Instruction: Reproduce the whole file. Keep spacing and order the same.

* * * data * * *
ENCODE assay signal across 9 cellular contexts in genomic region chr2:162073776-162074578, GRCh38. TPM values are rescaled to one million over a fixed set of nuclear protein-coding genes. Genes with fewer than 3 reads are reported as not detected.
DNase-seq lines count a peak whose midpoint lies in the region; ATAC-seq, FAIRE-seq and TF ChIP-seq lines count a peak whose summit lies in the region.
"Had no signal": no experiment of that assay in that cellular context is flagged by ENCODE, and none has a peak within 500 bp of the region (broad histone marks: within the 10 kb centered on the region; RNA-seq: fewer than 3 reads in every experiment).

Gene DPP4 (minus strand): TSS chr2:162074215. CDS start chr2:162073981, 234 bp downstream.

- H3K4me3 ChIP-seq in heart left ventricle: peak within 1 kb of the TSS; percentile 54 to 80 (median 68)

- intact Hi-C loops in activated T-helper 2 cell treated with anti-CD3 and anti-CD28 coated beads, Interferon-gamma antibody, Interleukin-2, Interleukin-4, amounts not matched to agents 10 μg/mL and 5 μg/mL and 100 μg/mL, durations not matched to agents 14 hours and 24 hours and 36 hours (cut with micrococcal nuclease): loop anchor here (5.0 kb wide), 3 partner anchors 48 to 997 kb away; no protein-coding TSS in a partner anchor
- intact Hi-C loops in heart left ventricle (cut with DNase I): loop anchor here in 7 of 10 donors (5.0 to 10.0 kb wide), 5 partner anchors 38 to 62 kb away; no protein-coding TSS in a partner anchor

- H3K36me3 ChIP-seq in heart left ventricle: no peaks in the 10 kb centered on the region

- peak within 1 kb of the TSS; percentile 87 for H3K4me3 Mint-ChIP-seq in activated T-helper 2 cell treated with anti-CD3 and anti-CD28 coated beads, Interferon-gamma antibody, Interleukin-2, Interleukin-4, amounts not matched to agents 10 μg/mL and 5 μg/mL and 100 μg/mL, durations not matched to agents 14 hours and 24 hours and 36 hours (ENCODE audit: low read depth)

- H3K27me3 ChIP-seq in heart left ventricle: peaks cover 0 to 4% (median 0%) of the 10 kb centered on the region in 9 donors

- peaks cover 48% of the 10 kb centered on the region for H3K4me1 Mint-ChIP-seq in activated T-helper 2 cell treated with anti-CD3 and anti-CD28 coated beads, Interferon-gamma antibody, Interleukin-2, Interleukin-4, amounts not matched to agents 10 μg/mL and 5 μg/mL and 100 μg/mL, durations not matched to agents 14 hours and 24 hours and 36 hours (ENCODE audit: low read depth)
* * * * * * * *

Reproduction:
ENCODE assay signal across 9 cellular contexts in genomic region chr2:162073776-162074578, GRCh38. TPM values are rescaled to one million over a fixed set of nuclear protein-coding genes. Genes with fewer than 3 reads are reported as not detected.
DNase-seq lines count a peak whose midpoint lies in the region; ATAC-seq, FAIRE-seq and TF ChIP-seq lines count a peak whose summit lies in the region.
"Had no signal": no experiment of that assay in that cellular context is flagged by ENCODE, and none has a peak within 500 bp of the region (broad histone marks: within the 10 kb centered on the region; RNA-seq: fewer than 3 reads in every experiment).

Gene DPP4 (minus strand): TSS chr2:162074215. CDS start chr2:162073981, 234 bp downstream.

- H3K4me3 ChIP-seq in heart left ventricle: peak within 1 kb of the TSS; percentile 54 to 80 (median 68)

- intact Hi-C loops in activated T-helper 2 cell treated with anti-CD3 and anti-CD28 coated beads, Interferon-gamma antibody, Interleukin-2, Interleukin-4, amounts not matched to agents 10 μg/mL and 5 μg/mL and 100 μg/mL, durations not matched to agents 14 hours and 24 hours and 36 hours (cut with micrococcal nuclease): loop anchor here (5.0 kb wide), 3 partner anchors 48 to 997 kb away; no protein-coding TSS in a partner anchor
- intact Hi-C loops in heart left ventricle (cut with DNase I): loop anchor here in 7 of 10 donors (5.0 to 10.0 kb wide), 5 partner anchors 38 to 62 kb away; no protein-coding TSS in a partner anchor

- H3K36me3 ChIP-seq in heart left ventricle: no peaks in the 10 kb centered on the region

- peak within 1 kb of the TSS; percentile 87 for H3K4me3 Mint-ChIP-seq in activated T-helper 2 cell treated with anti-CD3 and anti-CD28 coated beads, Interferon-gamma antibody, Interleukin-2, Interleukin-4, amounts not matched to agents 10 μg/mL and 5 μg/mL and 100 μg/mL, durations not matched to agents 14 hours and 24 hours and 36 hours (ENCODE audit: low read depth)

- H3K27me3 ChIP-seq in heart left ventricle: peaks cover 0 to 4% (median 0%) of the 10 kb centered on the region in 9 donors

- peaks cover 48% of the 10 kb centered on the region for H3K4me1 Mint-ChIP-seq in activated T-helper 2 cell treated with anti-CD3 and anti-CD28 coated beads, Interferon-gamma antibody, Interleukin-2, Interleukin-4, amounts not matched to agents 10 μg/mL and 5 μg/mL and 100 μg/mL, durations not matched to agents 14 hours and 24 hours and 36 hours (ENCODE audit: low read depth)